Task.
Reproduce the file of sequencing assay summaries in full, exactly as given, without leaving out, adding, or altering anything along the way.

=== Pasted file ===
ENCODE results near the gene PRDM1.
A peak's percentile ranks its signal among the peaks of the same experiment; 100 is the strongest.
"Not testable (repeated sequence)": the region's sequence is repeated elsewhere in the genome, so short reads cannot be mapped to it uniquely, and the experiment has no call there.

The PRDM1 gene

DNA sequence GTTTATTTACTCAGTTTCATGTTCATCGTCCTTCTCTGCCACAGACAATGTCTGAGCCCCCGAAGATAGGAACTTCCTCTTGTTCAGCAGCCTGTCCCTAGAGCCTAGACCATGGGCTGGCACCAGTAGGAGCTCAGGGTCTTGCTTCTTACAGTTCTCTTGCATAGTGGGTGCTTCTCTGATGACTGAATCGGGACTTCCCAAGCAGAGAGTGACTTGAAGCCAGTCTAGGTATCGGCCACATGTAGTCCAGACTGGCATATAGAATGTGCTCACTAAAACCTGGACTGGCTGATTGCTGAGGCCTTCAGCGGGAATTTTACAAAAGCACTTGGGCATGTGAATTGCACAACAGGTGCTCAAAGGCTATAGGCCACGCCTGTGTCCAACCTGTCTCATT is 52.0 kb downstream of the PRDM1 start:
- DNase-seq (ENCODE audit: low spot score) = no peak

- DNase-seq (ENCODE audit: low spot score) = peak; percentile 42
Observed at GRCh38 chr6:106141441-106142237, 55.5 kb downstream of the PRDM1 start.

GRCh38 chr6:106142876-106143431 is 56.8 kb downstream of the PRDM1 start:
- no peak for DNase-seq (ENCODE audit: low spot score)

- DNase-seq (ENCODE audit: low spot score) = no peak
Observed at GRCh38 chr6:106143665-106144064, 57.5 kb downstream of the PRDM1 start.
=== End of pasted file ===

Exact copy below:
ENCODE results near the gene PRDM1.
A peak's percentile ranks its signal among the peaks of the same experiment; 100 is the strongest.
"Not testable (repeated sequence)": the region's sequence is repeated elsewhere in the genome, so short reads cannot be mapped to it uniquely, and the experiment has no call there.

The PRDM1 gene

DNA sequence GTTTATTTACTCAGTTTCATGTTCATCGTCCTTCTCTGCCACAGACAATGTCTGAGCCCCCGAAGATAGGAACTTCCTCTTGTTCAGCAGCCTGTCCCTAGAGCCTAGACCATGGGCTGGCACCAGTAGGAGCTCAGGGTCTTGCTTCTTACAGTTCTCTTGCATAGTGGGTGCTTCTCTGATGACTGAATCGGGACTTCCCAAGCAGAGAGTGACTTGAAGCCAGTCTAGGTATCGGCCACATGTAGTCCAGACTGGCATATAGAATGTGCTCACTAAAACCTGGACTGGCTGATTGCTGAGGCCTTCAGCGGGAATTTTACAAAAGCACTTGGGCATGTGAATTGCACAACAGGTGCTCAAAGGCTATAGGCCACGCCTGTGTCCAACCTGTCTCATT is 52.0 kb downstream of the PRDM1 start:
- DNase-seq (ENCODE audit: low spot score) = no peak

- DNase-seq (ENCODE audit: low spot score) = peak; percentile 42
Observed at GRCh38 chr6:106141441-106142237, 55.5 kb downstream of the PRDM1 start.

GRCh38 chr6:106142876-106143431 is 56.8 kb downstream of the PRDM1 start:
- no peak for DNase-seq (ENCODE audit: low spot score)

- DNase-seq (ENCODE audit: low spot score) = no peak
Observed at GRCh38 chr6:106143665-106144064, 57.5 kb downstream of the PRDM1 start.